There's a puzzling 'missing link' in South Korea's story about Kim Jong Un wanting to denuclearize

North Korean leader Kim Jong-Un.
  • South Korea says North Korean leader Kim Jong Un has made a shocking concession and agreed to meet with the US to talk about getting rid of his country’s nuclear weapons.
  • President Donald Trump responded with cautious optimism, but there’s a “missing link” that the US could be missing out on.
  • South Korea has motivations to give the US the most benevolent-sounding version of events to promote talks between the US and North Korea, but the truth may be darker than anyone has acknowledged.

South Korean diplomats emerged from a meeting with North Korean leader Kim Jong Un this week with shocking news – that Kim appeared to back down amid international pressure and offered up talks with the US about denuclearization.

While President Donald Trump met the development with cautious optimism, if it’s true, it would represent a huge concession from Pyongyang that could put the North on a path to peace and reconciliation with the world.

But there’s a major “missing link” causing this analysis to skew premature, according to Yun Sun, a North Korea expert at the Stimson Center.

South Korea’s special envoy will now head to the US to debrief Washington on the talks and share with the White House secret messages North Korea asked it to transmit, but Yun finds the circumstances suspicious.

“South Korea has an innate interest to provide the most benevolent interpretation of what North Korea said,” said Yun, who pointed out that by Tuesday afternoon North Korean officials had yet to publicly comment on the apparent progress.

KCNAKim Jong Un meeting South Korean officials in Pyongyang, North Korea.

South Korean President Moon Jae-in campaigned on a more engagement-heavy strategy, while his opposition favoured a harder, more militaristic approach to North Korea. But North Korea began aggressively testing its nuclear weapons and its missiles after his election, blocking most opportunity for engagement with Pyongyang.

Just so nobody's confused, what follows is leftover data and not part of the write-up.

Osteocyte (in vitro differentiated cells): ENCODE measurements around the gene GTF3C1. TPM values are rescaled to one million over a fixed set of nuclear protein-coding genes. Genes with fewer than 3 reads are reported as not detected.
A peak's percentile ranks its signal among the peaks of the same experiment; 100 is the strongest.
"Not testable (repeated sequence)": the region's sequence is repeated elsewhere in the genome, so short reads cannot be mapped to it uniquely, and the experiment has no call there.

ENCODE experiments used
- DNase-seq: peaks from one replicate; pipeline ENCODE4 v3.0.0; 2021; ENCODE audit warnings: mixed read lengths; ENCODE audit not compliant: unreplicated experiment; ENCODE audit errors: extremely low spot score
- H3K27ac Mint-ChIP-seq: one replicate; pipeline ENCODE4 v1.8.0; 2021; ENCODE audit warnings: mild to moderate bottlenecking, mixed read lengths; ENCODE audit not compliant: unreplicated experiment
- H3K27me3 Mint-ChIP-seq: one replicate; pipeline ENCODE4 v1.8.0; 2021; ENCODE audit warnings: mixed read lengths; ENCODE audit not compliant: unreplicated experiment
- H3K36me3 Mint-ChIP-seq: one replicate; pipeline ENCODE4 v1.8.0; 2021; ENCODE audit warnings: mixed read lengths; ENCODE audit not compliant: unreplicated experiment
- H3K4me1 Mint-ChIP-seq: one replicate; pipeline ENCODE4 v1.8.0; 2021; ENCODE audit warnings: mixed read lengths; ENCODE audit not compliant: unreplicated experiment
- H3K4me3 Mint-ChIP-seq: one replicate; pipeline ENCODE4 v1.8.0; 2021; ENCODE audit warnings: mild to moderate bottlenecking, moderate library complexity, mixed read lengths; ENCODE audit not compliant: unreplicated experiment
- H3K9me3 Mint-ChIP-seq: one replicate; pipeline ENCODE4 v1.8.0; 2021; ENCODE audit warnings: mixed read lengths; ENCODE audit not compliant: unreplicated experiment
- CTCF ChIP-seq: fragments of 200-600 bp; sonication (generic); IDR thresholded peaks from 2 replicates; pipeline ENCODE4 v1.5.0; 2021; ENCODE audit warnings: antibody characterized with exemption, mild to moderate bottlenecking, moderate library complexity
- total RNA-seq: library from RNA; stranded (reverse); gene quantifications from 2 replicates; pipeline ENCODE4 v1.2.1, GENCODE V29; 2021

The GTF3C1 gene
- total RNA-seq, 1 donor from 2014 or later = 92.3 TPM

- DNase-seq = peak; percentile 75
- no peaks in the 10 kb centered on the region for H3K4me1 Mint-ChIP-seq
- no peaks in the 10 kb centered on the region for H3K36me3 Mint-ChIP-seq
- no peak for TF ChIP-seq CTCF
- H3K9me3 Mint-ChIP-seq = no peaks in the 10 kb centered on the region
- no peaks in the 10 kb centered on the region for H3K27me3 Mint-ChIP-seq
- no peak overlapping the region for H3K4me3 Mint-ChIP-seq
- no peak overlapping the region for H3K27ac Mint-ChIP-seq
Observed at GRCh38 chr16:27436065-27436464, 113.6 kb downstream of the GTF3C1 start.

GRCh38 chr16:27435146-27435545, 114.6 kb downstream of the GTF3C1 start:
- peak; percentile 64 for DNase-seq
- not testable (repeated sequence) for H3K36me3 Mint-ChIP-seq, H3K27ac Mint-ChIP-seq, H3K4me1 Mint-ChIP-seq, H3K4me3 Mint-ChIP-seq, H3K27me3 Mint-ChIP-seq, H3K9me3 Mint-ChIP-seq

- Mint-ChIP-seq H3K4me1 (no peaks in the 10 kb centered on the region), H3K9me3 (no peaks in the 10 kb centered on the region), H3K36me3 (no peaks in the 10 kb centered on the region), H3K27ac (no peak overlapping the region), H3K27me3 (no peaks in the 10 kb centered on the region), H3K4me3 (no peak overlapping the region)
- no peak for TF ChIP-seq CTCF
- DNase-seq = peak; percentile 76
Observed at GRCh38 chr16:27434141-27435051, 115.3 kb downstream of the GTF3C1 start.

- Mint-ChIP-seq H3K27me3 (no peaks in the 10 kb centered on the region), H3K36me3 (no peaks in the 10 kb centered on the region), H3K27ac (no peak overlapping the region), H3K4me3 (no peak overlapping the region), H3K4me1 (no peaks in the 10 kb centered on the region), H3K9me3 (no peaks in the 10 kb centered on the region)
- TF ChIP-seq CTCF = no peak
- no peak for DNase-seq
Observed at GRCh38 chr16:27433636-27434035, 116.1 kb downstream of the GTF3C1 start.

South Korea’s desire to see the US talk to North Koreans became apparent during the Winter Olympics, when, Yun said, diplomats “tried very hard” to make talks happen and Seoul’s diplomats themselves made concessions and let certain North Koreans skirt sanctions to facilitate its inclusion in the games.

Additionally, a small tweak to North Korea’s language could make a big impact in talks. South Korean officials said Kim agreed to submit to talks with US under the precondition of denuclearization, for example, a considerable concession.

But South Korean officials also said Kim cited denuclearization as a dying wish of his father, Kim Jong Il. It was the younger Kim, however, who wrote the possession of nuclear weapons into North Korea’s constitution, suggesting he either disobeyed his father’s dying wish, fabricated the wish, or is playing at some other, more nuanced game with the prospect of denuclearization.

Also, when North Korea does eventually comment on the matter, it could say it agreed to something more complicated or less achievable than what the South described Tuesday, such as denuclearizing only if the US or the whole world does as well.

In Yun’s view, the US should examine how North Korea discusses the talks in its internal media to avoid being sold on a sanitised version of the talks by South Korea.

“If North Korea comes out and corroborates, watch the language it uses and what it really means in terms of North Korea’s position,” said Yun, who cited a “possibility that South Korea was providing an overly benevolent interpretation of events.”

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